As we march on through AP test season, many questions arise, some more than others, especially during a second unfamiliar pandemic cycle.
However, most questions come down to which AP scores to report. Let’s break it down!
First, understand that not all colleges treat AP scores the same. You need to check via the AP Credit Policy Search: https://apstudents.collegeboard.org/getting-credit-placement/search-policies
For example, UC Berkeley gives credit for a 3 or higher, but students will need a 4 on AP Biology to satisfy UC Berkeley’s equivalent of Biology 1A/1AL & 1B.
Second, remember that AP scores are numbers that mean nothing without context. Schools that expect high scores will want to see high scores, so yes, reporting a low score can actually hurt. Consider the schools that you are applying to. If we revisit our previous point about different schools having different minimum score requirements, think about using that as your baseline for determining which scores to report to which schools. After all, AP scores are self-reported.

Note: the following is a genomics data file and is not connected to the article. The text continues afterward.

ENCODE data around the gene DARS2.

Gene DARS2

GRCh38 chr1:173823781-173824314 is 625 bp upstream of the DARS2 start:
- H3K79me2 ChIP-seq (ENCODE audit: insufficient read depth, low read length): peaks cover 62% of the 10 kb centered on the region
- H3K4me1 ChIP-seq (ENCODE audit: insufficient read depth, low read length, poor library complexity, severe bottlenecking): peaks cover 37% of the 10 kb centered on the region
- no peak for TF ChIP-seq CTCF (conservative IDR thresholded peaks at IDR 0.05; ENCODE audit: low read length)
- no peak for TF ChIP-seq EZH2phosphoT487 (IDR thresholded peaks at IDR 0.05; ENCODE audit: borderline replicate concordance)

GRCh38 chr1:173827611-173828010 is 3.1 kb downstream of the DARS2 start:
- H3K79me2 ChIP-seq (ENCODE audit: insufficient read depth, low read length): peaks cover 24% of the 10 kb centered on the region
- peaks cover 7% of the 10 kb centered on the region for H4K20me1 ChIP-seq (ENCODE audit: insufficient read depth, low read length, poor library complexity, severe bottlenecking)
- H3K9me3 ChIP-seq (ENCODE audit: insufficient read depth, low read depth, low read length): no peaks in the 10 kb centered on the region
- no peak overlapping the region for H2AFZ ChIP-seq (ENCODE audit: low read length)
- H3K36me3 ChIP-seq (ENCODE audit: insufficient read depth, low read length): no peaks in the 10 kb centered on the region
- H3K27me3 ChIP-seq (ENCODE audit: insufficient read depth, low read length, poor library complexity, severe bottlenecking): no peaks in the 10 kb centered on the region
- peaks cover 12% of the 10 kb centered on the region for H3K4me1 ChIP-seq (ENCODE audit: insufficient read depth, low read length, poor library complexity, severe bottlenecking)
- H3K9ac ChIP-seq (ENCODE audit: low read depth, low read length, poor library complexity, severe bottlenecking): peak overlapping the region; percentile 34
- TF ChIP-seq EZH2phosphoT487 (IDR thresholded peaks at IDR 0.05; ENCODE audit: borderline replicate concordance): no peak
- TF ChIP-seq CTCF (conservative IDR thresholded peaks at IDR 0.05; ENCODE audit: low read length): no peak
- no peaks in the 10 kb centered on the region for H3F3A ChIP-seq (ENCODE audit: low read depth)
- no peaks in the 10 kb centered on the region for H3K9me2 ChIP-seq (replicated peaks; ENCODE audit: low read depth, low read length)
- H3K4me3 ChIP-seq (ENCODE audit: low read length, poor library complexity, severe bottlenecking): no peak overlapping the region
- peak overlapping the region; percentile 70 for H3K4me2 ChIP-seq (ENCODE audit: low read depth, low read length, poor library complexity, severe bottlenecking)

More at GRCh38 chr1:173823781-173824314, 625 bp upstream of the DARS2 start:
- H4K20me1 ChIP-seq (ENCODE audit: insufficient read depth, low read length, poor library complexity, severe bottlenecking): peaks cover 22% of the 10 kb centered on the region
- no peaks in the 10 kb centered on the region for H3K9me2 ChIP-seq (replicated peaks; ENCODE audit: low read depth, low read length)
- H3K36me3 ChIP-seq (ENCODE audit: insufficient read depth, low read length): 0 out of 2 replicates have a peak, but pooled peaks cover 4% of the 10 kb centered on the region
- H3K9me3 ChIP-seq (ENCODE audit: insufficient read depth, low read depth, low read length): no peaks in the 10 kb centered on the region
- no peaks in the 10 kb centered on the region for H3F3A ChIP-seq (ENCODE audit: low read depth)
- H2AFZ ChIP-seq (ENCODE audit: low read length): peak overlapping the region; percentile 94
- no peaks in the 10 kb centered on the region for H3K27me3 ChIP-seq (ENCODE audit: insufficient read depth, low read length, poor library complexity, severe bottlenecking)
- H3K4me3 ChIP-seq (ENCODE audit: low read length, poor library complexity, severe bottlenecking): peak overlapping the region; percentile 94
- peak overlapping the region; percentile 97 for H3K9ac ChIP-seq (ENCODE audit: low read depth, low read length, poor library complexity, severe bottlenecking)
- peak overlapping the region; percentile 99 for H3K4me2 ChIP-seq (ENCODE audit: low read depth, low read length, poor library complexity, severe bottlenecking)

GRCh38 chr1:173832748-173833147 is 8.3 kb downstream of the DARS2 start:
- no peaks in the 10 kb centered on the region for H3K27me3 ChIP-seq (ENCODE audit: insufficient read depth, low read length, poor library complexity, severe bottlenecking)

Third, be familiar with average test scores for each AP test. If your score is higher than the average, it could still be worth reporting. Reference the following:
Fourth, think about your collection of scores; you may qualify for some awards! Keep in mind that the National AP Scholar award has been discontinued. https://apcentral.collegeboard.org/exam-administration-ordering-scores/scores/awards/scholar-awards
To summarize, consider how competitive the school you’re applying to is; then, see if your scores meet their minimum requirements. As an easy rule of thumb, report all 4s and 5s, and do more homework about your 3s.